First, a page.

Sometimes referred to as a “poor man’s satellite,” high-altitude balloons can serve as an inexpensive, practical invitation into a variety of near-space applications.­­­ This includes everything from bringing Internet access to remote areas to testing potential rocket components. A new aerospace startup, Rockzip Highballoons, recently started a Kickstarter crowdsourcing campaign to commercialize its first model of “highballoons” as floating space satellites.

Standard highballoons filled with helium can reach heights around 120,000 ft. in altitude, floating for months at a time. Rockzip’s current Pro Highballoon model has a float time of five-plus hours at a maximum altitude of 30,000 ft., is tetroon (tetrahedral) shaped, and measures 7 ft. wide edge to edge. Current applications include Internet coverage in remote areas (for example, Google’s Project Loon), space testbeds such as CubeSats, and hurricane tracking bots. Rockzip hopes that by commercializing the technology, highballoons could be used for things like crop inventory and yield production, sending cargo into space, and deforestation tracking in places like the Amazon rainforest.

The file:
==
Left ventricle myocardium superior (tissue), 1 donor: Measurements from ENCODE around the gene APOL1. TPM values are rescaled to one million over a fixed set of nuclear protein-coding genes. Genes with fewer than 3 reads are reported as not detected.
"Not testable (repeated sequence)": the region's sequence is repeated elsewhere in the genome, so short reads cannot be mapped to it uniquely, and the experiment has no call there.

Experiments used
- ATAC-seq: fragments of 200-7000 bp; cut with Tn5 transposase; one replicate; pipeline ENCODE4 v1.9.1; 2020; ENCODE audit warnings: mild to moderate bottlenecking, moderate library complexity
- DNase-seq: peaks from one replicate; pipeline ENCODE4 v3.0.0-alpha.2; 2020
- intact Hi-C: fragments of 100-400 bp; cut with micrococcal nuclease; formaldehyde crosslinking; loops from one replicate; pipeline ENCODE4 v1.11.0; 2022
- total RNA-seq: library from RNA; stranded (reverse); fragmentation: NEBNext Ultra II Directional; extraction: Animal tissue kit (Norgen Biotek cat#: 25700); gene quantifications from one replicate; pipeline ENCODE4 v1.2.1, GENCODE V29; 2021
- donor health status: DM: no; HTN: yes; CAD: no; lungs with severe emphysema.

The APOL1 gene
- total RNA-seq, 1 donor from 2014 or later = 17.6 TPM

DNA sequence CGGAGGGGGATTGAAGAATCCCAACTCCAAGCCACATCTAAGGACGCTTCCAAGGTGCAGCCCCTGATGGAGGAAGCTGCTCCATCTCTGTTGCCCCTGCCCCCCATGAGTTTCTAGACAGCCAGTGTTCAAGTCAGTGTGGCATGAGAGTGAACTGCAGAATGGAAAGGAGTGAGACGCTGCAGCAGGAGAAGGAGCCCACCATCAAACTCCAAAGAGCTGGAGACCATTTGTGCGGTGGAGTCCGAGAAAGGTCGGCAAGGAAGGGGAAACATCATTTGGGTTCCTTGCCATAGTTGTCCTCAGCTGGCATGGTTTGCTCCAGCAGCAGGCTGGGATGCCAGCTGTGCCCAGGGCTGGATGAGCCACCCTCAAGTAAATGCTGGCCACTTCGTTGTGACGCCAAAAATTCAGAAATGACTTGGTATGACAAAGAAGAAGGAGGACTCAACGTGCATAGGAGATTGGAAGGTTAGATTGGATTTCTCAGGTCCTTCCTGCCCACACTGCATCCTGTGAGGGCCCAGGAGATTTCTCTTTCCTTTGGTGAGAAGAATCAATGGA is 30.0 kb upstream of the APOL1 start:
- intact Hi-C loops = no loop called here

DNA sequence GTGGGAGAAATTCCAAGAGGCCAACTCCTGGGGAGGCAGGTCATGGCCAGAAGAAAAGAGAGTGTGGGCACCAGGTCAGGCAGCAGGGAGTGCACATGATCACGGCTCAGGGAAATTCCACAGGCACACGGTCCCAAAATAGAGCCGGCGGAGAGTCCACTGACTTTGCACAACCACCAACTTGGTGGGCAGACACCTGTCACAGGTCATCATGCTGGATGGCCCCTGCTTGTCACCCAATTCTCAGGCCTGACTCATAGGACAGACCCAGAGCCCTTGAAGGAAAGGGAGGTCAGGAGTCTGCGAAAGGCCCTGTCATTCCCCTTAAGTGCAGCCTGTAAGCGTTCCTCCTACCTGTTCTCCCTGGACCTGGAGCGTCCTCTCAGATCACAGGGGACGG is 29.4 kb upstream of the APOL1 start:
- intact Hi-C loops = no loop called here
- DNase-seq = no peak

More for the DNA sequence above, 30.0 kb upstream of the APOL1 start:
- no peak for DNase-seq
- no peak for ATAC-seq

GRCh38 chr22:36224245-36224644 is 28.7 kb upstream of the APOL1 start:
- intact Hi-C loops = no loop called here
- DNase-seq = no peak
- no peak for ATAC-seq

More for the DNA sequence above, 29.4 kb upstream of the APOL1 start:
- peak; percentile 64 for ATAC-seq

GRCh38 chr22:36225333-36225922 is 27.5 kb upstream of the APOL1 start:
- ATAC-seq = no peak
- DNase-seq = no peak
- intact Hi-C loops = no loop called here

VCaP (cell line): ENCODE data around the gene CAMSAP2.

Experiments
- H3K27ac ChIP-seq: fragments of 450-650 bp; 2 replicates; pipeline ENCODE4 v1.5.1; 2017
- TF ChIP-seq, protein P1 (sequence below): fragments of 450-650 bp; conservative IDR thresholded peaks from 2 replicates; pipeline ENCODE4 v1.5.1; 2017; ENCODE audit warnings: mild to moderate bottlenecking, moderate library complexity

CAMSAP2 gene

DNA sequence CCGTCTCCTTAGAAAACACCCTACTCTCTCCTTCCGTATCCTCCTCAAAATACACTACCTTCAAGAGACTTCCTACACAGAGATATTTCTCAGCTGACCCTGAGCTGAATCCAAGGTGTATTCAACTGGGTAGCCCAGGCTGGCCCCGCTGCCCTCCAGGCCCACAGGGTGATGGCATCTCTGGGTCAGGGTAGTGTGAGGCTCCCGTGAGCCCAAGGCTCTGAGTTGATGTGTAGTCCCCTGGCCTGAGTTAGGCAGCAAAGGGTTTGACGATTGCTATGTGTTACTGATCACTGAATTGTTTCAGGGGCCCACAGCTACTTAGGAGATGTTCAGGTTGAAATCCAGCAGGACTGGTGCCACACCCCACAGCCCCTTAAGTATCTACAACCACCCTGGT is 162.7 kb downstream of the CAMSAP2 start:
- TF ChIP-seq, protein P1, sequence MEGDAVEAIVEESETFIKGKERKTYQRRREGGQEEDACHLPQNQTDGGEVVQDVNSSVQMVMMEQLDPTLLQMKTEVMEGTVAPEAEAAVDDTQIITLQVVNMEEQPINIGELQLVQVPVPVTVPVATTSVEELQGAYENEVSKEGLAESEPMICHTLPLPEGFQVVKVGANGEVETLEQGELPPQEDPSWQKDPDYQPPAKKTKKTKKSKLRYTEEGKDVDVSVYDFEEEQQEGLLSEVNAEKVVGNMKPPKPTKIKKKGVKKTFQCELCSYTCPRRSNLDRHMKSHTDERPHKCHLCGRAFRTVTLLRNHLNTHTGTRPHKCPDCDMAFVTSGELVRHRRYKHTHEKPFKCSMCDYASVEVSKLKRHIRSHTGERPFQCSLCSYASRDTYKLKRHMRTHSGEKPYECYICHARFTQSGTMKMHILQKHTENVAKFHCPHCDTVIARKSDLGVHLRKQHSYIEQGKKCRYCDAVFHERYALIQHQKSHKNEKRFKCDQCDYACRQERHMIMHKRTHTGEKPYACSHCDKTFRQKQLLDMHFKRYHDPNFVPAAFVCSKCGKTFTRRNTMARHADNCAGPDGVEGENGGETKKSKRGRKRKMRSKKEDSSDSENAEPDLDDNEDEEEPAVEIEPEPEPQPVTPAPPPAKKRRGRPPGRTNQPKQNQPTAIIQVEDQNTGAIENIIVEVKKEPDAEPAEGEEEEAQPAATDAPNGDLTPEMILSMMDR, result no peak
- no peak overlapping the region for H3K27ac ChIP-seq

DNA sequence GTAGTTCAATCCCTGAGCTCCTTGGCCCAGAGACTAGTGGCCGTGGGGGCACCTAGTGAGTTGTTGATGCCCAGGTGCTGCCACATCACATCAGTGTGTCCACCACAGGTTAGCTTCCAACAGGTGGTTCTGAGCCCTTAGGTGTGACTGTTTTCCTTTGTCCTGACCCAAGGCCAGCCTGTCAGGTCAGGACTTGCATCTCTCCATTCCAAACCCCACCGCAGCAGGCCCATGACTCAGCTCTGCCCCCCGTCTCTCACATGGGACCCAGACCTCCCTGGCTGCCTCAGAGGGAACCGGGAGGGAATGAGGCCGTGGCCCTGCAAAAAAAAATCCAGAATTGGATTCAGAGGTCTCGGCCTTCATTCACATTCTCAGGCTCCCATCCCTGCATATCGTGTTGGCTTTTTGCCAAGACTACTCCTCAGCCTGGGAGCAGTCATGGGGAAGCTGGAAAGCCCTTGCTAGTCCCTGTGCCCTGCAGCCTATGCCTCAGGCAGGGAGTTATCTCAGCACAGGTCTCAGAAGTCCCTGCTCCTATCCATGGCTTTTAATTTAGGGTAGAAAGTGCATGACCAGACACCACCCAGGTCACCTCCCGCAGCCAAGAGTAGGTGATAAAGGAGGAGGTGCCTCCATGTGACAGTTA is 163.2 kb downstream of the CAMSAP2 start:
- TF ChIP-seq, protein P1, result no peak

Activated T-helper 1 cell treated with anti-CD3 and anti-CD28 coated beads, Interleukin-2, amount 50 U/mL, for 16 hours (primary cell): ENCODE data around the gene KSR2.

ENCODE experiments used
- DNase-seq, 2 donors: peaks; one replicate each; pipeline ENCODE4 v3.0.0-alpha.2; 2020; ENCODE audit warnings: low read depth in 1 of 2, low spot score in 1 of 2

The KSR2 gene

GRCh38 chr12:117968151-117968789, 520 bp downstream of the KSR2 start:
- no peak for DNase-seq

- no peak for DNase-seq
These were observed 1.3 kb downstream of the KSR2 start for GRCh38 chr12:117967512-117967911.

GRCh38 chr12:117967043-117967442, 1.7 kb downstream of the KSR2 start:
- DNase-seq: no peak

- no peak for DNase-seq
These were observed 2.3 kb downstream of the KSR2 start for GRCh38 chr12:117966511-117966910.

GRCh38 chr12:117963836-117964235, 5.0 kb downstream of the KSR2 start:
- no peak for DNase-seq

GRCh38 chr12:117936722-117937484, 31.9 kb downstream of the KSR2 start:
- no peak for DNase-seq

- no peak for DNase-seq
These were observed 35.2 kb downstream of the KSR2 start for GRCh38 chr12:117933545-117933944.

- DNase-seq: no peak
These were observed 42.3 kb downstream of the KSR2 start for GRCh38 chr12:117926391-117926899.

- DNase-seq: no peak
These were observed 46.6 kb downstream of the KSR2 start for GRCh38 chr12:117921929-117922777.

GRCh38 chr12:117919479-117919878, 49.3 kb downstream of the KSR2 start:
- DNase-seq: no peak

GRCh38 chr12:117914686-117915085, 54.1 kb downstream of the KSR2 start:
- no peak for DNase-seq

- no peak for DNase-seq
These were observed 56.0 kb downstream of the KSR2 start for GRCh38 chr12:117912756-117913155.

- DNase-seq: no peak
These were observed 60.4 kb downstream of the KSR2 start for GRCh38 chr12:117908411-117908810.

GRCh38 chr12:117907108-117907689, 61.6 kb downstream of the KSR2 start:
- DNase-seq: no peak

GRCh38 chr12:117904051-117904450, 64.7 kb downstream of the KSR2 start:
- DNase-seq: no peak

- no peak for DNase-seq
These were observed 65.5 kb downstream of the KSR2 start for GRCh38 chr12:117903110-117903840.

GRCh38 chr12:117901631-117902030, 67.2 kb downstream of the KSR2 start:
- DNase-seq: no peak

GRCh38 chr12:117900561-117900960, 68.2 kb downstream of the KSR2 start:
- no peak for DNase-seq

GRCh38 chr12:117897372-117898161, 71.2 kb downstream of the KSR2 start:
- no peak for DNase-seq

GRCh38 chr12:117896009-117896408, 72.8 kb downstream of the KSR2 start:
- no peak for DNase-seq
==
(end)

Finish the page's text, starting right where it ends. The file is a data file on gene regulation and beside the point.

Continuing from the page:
Rockzip breaks “highballooning” down to five easy steps: build your payload (cameras, GPS, radio transmitters, etc.); fill it up; launch it; track it; and go pick it up wherever it lands. This makes them ideal for students, much like NASA’s CubeSat program, serving as inspiration to them regarding science, technology, engineering, and mathematics (STEM) applications and giving them an affordable venue to foster ideas. Rockzip’s Kickstarter campaign is also promoting a full-size beta prototype of its highballoon. The team hopes to raise $15,000 by mid-September in order to bring the Pro model into production.

Watch Rockzip’s campaign video below and click here to find out more and donate.